by Aoife Mannix
The woman in the bright pink scarf says the square
is empty now but back in the fifties this market
was buzzing with barrow boy bargains. Live eels
wriggling with soon to be jelly bravado. Stallions
shivering outside the horse butchers though she
never knew any but the French to eat such meat.
A string of pearl shops where people echoed
your name, your family, the county you came
from back in the old country. Cork, Kerry,
Kilkenny, Killarney, Kildare, Kilburn.
Their music transferred to an alien city,
proud to play more Irish than the Irish themselves.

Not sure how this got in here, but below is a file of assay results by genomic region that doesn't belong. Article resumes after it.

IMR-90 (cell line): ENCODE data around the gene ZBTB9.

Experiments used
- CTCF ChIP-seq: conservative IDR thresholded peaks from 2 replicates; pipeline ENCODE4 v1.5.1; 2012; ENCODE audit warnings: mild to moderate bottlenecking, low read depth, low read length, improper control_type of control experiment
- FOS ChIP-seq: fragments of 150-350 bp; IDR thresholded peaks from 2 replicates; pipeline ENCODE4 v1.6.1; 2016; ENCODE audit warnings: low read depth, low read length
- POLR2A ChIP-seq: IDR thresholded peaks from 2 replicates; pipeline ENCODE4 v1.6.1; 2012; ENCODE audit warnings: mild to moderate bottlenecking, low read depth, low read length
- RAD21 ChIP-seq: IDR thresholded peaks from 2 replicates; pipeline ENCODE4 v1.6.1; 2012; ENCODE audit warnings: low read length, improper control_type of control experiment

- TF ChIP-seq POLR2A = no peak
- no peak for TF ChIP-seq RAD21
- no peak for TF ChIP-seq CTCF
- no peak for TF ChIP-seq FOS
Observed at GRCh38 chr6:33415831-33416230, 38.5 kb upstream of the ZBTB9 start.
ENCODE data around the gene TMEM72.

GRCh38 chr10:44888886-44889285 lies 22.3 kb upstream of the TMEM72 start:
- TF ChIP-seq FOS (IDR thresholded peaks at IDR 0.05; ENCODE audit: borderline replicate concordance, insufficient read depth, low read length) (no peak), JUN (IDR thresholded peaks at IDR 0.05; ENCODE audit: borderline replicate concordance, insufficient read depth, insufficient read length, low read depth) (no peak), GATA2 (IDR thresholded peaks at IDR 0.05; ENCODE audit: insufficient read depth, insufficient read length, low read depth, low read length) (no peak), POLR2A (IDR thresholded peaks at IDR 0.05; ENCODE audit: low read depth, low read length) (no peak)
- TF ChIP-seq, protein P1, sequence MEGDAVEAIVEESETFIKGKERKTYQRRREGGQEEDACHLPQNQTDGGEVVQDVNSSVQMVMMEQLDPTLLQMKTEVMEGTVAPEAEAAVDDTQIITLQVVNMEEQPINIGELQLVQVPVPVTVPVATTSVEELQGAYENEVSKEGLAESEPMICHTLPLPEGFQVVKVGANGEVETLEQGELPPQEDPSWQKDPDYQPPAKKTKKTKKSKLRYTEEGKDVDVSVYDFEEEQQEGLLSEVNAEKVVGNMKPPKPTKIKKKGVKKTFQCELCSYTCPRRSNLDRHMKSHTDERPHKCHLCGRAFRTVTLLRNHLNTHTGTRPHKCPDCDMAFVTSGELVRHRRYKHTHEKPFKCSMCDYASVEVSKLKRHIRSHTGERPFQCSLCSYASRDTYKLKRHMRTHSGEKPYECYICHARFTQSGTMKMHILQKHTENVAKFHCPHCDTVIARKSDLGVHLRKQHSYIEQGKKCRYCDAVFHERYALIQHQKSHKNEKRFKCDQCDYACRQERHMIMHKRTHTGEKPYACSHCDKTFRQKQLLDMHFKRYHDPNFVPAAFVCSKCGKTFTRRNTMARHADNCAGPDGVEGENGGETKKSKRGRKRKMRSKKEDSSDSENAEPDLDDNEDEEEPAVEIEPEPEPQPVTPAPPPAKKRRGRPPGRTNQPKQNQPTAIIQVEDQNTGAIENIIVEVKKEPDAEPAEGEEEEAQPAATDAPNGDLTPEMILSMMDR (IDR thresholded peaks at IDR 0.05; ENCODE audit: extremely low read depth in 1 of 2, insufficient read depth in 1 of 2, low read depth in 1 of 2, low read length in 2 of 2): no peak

They were poorer than those up on the high road
but they were never short of a helping hand.
The Paddies and the Blacks united in their reversal
of no dog signs as they mixed Donegal and Trinidad
into coffee children calling out for a chance to show
they are no mere statistics in a drawer, jokers
in a pack that keeps being reshuffled, but voices
of vision that leap across concrete divisions.
Street corner pioneers conquering vertigo
with a single bound. The richness of lyrical
answers sewn into the wings of their trainers.
Hip-hop sky diving acrobats who tumble and spin
across their own urban palaces that have
yet to be built. Angel rebels whose cloud souls
are not for sale, they rewrite the signs so they point
up into the sky. Dance their own invisible maps
through the rain forest of broken stones.